Trees and Crime in Bogota, Colombia: Is the link an ecosystem disservice or service?

Título traducido de la contribución: Arboles y criminalidad en Bogota Colombia: La relación es un diservicio o servicio ecosistémico?

Francisco Javier Escobedo, Nicola Clerici, Christina L. Staudhammer, Alejandro Feged Rivadeneira, Germán Tovar Corzo, Juan Camilo Bohorquez

Resultado de la investigación: Contribución a RevistaArtículo

2 Citas (Scopus)

Resumen


Existe la percepción de que el aumento de la cobertura forestal y la densidad en contextos urbanos se asocia con un aumento de la criminalidad. Pero, esta compleja relación entre la vegetación urbana, el crimen, los servicios de los ecosistemas (ES) y los diservicios (ED), ha sido poco estudiada en los países de ingresos bajos y medios. El objetivo de este estudio fue determinar estadísticamente si las características estructurales y socioeconómicas específicas de los paisajes arbóreos urbanos estaban relacionadas con la ocurrencia del delito, considerado un ED, en una ciudad importante de América Latina. Utilizamos análisis espaciales y estadísticos de un inventario público de árboles, ocurrencia de homicidios y datos geoespaciales disponibles para analizar si las variables del paisaje arbolado urbano, demográficas y socioeconómicas estaban relacionadas con la incidencia de homicidios en la Bogotá neotropical, Colombia. Primero, un modelo lineal generalizado indicó que ocurrieron menos homicidios en los paisajes de árboles públicos con árboles más altos y mayor densidad de árboles. En contraste, la cantidad de espacio verde total y el área basal promedio del árbol no fueron factores predictivos significativos de la ocurrencia de homicidios. Segundo, un modelo de regresión geográficamente ponderado indicó que la inclusión de área basal del árbol hizo que la altura del árbol fuera insignificante, y que las áreas basales más altas se asociaron con menos homicidios. Por lo tanto, ambos modelos indicaron que el aumento de la densidad y el tamaño del árbol se asociaron realmente con una menor ocurrencia de homicidios. Sin embargo, la cantidad de áreas verdes públicas no se relacionó significativamente con la ocurrencia de homicidios. Los resultados indican que, en general, los paisajes arbóreos de Bogotá proporcionaron una ES global en lugar de ED en términos de delincuencia. Los hallazgos podrían usarse para desarrollar políticas de uso de la tierra y prácticas de manejo que aumenten la provisión y demanda general de ES de los bosques urbanos
Idioma originalEnglish (US)
Páginas (desde-hasta)583-592
Número de páginas10
PublicaciónLand Use Policy
Volumen78
DOI
EstadoPublished - nov 2 2018

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Escobedo, Francisco Javier ; Clerici, Nicola ; Staudhammer, Christina L. ; Feged Rivadeneira, Alejandro ; Corzo, Germán Tovar ; Bohorquez, Juan Camilo. / Trees and Crime in Bogota, Colombia: Is the link an ecosystem disservice or service?. En: Land Use Policy. 2018 ; Vol. 78. pp. 583-592.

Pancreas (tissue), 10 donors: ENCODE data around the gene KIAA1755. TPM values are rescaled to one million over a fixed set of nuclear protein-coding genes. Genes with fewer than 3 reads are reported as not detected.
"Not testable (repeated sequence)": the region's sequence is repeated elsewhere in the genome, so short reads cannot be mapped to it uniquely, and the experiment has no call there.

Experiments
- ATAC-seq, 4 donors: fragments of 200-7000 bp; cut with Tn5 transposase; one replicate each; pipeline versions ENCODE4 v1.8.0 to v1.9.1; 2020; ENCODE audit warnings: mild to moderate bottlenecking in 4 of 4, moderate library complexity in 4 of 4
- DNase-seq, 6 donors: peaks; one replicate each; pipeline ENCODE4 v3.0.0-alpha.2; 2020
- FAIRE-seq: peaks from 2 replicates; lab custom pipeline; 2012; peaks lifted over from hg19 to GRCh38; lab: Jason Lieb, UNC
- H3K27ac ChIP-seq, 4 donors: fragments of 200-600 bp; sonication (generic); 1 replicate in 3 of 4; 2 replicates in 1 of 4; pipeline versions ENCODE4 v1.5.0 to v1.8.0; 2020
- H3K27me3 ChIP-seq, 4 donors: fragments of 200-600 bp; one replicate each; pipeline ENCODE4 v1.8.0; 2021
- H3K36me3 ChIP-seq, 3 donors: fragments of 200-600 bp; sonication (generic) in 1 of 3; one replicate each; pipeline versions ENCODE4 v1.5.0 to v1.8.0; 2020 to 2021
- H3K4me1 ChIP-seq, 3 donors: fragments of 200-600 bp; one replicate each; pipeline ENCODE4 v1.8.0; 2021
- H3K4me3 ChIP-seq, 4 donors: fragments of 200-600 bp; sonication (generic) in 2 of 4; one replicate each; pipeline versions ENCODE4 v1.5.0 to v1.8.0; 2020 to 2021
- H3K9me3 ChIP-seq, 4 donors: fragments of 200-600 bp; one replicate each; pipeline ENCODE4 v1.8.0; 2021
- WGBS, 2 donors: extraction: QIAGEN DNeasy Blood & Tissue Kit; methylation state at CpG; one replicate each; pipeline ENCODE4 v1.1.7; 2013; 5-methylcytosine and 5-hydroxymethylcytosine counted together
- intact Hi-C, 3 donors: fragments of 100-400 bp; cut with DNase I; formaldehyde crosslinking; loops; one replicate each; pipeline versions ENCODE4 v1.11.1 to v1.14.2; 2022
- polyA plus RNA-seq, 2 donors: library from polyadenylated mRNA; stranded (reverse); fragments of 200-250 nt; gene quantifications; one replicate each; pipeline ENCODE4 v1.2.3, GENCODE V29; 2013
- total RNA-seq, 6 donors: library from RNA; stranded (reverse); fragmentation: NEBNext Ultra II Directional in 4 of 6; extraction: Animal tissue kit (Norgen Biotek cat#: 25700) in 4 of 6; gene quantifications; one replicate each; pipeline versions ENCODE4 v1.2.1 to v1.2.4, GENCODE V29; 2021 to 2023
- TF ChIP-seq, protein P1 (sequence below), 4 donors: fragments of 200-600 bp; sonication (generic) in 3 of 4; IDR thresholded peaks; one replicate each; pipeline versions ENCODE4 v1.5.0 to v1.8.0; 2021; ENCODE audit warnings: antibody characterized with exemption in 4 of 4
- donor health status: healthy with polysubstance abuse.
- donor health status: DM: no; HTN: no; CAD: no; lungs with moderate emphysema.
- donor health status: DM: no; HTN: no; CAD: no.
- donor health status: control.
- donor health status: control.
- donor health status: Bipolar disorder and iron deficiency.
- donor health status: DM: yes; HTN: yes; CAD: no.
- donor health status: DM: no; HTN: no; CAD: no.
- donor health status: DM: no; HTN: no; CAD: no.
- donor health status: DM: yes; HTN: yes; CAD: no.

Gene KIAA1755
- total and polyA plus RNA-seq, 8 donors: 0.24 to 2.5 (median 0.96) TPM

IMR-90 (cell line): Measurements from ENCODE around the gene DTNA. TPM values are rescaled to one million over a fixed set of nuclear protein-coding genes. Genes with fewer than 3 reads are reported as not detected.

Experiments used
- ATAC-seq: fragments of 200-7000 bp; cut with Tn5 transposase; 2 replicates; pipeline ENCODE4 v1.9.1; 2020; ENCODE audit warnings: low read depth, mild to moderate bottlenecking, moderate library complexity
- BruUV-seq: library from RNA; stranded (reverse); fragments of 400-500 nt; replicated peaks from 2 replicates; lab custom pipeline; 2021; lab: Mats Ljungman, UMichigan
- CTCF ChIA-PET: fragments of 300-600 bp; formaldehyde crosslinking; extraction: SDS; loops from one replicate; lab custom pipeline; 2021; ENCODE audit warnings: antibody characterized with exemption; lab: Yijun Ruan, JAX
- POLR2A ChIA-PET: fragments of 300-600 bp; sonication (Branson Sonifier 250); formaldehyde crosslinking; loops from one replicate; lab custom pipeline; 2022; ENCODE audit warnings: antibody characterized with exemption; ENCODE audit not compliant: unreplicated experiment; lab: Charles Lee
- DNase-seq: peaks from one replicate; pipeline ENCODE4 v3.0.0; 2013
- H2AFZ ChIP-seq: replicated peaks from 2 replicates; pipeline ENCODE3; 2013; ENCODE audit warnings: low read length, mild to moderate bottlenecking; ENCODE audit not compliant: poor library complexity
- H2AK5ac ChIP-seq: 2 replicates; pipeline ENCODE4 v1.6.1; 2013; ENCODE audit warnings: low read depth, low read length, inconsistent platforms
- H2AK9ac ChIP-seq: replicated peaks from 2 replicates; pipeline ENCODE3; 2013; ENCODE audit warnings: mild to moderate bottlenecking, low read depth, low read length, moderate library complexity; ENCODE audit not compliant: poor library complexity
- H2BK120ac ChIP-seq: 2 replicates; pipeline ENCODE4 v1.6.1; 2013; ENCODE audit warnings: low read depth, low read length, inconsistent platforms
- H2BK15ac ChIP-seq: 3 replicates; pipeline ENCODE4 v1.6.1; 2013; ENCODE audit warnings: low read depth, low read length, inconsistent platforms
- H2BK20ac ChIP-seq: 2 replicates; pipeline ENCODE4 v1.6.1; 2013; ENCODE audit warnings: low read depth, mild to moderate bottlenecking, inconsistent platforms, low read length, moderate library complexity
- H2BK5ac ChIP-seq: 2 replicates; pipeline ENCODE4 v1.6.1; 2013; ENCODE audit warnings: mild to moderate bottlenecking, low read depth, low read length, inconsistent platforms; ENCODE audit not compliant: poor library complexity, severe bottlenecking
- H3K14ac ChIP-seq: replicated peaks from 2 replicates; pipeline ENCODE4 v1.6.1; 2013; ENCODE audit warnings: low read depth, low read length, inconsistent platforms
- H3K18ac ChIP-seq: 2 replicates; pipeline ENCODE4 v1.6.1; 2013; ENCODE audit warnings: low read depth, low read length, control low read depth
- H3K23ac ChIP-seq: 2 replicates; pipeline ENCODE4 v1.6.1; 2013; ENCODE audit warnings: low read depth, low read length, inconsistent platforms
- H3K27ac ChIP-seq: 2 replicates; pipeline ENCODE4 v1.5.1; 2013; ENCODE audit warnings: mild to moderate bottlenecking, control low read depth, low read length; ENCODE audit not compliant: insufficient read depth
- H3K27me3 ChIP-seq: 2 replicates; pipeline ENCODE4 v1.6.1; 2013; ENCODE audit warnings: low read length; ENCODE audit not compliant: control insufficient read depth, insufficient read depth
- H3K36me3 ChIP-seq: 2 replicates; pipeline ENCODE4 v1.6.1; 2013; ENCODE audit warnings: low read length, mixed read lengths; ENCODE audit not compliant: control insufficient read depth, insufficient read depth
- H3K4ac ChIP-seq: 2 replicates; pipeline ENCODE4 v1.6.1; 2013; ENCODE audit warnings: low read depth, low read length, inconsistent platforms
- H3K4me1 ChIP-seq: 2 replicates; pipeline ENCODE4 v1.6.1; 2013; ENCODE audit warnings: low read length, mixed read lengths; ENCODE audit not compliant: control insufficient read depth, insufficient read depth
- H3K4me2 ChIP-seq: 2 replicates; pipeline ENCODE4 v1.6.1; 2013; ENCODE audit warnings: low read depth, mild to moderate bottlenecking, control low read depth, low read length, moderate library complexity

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abstract = "There is a perception that increased forest cover and density in urban contexts is associated with increased criminality. But, this complex relationship between urban vegetation, crime, ecosystem services (ES) and disservices (ED), has been little studied in low and middle income countries. This study’s aim was to statistically determine if specific structural and socioeconomic characteristics of urban treescapes were related to crime occurrence, considered an ED, in a major Latin American city. We used spatial and statistical analyses of a public tree inventory, homicide occurrence, and available geospatial data to analyze if urban treescape, demographic, and socioeconomic variables were related to the incidence of homicides in Neotropical Bogota, Colombia. First, a generalized linear model indicated that fewer homicides occurred in public treescapes with taller trees and higher tree density. In contrast, the amount of overall green space and average tree basal area were not significant predictors of homicide occurrence. Second, a geographically weighted regression model indicated thatthe inclusion of tree basal area rendered tree height insignificant, and that higher basal areas were associated with fewer homicides. Thus, both models indicated that increased tree density and size were actually associated with lower homicide occurrences. The amount of public green areas was however, not significantly related to homicide occurrence. Results indicate that in general, Bogota´s treescapes provided overall net ES as opposed to ED in terms of crime. Findings could be used to develop land use policies and management practices that increase the overall provision and demand for ES from urban forests.",